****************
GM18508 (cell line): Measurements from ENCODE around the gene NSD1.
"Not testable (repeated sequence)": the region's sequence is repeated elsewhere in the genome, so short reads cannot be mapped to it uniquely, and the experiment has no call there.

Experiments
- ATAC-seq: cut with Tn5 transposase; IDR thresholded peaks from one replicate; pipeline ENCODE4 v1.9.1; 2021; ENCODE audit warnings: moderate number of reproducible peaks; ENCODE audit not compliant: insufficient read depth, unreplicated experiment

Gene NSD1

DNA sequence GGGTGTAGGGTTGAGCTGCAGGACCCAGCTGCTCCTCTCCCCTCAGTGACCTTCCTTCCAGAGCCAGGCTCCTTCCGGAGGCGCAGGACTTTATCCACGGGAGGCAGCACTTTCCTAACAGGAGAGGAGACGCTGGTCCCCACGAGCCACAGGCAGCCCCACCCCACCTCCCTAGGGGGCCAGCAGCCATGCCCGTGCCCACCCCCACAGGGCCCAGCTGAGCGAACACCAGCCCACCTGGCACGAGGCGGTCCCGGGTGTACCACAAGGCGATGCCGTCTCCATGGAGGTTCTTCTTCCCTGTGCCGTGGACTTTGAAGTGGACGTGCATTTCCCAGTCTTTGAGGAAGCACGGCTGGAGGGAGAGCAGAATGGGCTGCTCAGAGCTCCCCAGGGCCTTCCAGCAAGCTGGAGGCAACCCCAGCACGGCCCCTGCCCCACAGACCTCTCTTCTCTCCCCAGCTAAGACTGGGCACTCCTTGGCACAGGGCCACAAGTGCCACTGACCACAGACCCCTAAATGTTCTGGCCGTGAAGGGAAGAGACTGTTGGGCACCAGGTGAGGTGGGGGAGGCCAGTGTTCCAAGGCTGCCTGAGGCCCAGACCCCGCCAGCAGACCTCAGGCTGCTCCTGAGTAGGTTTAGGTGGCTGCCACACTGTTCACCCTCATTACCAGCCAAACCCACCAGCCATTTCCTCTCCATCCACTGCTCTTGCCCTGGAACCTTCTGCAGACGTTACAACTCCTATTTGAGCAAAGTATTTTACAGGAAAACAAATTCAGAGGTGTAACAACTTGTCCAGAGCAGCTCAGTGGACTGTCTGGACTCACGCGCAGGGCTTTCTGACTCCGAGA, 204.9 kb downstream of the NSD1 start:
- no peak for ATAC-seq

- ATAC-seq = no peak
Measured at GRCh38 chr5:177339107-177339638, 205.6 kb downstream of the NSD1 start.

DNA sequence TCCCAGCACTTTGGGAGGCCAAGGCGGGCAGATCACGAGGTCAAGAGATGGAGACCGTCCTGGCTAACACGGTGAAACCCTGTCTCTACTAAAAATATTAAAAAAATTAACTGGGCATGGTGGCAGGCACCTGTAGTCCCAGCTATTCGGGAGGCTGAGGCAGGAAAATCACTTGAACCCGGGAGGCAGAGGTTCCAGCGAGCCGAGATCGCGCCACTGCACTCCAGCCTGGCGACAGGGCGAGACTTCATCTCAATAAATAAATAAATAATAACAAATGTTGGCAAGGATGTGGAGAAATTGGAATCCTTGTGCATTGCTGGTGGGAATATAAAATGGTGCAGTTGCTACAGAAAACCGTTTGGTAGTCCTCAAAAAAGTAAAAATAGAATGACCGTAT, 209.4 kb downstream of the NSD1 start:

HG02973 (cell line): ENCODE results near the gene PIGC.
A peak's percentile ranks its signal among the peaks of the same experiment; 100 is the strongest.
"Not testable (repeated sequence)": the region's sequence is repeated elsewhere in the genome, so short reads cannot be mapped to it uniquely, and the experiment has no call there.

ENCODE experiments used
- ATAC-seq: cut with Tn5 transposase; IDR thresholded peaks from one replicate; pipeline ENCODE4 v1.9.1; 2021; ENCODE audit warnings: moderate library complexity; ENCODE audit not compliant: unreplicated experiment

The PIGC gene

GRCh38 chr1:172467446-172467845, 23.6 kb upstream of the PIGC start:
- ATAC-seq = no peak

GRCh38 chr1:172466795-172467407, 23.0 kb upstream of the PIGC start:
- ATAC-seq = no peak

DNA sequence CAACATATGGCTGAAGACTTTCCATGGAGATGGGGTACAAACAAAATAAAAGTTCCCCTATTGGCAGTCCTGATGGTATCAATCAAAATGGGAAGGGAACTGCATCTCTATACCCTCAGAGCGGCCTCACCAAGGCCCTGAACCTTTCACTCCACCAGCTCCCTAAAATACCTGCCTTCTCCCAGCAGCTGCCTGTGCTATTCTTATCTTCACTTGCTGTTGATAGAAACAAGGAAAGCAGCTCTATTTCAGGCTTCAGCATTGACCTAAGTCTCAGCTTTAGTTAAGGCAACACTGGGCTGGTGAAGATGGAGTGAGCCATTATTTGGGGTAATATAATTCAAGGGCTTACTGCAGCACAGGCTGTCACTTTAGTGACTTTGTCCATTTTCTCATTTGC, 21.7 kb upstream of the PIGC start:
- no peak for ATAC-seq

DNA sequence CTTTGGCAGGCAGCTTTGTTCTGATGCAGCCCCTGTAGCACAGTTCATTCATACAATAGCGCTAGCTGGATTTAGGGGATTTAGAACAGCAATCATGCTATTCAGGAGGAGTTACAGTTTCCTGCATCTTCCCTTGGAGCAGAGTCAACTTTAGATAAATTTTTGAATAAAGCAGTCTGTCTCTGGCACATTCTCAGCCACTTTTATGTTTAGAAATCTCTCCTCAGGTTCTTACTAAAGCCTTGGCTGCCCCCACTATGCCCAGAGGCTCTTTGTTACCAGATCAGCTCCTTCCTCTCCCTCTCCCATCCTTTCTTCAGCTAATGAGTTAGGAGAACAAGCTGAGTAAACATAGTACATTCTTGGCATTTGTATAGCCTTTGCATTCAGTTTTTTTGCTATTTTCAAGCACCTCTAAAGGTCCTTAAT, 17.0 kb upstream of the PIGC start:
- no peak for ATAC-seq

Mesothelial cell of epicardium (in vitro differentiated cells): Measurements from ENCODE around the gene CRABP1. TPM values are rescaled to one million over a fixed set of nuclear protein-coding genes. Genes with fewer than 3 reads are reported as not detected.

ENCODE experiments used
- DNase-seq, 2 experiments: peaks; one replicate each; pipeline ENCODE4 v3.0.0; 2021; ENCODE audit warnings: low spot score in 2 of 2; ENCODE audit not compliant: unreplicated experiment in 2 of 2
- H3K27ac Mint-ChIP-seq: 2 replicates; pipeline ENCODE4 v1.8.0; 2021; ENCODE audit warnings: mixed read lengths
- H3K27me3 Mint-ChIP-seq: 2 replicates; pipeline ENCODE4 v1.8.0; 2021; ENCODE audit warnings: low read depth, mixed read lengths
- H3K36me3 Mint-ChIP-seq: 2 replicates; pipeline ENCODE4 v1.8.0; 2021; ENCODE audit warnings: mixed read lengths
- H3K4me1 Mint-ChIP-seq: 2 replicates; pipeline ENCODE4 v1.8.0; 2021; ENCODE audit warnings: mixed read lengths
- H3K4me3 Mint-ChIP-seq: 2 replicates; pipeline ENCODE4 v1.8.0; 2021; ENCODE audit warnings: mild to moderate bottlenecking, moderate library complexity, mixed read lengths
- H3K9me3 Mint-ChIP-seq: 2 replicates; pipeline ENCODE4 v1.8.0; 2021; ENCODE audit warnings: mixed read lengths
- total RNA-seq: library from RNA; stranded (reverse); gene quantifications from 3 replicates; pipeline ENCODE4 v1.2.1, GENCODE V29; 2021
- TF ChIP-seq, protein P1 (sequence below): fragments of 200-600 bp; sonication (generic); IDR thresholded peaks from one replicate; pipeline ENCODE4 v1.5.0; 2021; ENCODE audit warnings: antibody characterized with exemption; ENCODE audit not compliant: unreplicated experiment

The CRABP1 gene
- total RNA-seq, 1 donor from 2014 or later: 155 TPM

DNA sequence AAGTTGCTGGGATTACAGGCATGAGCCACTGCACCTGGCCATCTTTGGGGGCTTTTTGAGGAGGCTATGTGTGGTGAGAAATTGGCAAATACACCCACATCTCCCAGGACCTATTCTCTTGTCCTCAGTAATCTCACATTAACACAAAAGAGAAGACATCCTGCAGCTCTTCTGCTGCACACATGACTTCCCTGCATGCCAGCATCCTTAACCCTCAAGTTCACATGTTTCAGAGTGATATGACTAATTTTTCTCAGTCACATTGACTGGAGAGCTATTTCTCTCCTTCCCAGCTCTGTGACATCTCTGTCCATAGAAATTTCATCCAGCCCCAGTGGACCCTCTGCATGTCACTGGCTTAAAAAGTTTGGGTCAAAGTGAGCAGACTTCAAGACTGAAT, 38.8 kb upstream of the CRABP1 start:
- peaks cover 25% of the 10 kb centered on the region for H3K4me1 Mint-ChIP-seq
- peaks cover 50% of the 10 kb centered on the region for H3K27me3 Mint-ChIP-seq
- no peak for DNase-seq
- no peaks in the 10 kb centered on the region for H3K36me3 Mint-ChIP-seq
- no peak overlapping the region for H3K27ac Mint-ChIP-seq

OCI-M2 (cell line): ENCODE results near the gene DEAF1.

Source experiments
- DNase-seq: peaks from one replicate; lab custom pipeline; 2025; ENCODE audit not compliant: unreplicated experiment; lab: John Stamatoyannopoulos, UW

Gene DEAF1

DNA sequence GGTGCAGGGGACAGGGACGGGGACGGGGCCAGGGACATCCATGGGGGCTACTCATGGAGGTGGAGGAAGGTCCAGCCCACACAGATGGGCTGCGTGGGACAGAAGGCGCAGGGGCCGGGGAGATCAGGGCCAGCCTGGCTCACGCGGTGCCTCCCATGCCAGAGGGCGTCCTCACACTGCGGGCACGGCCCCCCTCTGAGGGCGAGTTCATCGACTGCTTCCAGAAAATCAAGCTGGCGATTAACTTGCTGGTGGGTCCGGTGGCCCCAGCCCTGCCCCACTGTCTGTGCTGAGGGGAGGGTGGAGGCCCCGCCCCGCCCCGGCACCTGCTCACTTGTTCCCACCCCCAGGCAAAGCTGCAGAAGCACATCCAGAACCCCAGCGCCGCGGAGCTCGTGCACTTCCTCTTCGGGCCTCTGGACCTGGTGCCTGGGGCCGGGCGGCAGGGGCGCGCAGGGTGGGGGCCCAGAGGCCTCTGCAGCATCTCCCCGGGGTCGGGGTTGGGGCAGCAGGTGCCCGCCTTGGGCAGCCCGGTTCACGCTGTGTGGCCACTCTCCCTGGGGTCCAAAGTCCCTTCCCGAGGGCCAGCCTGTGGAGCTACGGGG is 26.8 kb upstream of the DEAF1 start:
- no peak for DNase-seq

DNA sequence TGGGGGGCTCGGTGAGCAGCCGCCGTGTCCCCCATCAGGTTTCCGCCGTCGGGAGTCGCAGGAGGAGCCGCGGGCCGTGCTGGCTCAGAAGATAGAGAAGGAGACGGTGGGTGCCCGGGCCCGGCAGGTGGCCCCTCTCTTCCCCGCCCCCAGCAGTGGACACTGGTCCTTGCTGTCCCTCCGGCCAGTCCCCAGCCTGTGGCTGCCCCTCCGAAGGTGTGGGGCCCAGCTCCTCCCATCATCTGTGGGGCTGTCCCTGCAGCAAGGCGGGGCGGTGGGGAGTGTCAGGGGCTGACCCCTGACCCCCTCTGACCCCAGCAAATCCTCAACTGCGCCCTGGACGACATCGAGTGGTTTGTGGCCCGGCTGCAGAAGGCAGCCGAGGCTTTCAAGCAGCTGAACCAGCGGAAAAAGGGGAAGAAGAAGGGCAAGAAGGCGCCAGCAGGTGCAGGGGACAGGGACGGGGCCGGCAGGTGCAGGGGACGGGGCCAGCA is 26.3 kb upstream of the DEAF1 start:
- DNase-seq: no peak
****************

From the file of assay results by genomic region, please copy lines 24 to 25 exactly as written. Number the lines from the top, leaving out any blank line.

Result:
- no peak for ATAC-seq

Mesothelial cell of epicardium (in vitro differentiated cells): Measurements from ENCODE around the gene CRABP1. TPM values are rescaled to one million over a fixed set of nuclear protein-coding genes. Genes with fewer than 3 reads are reported as not detected.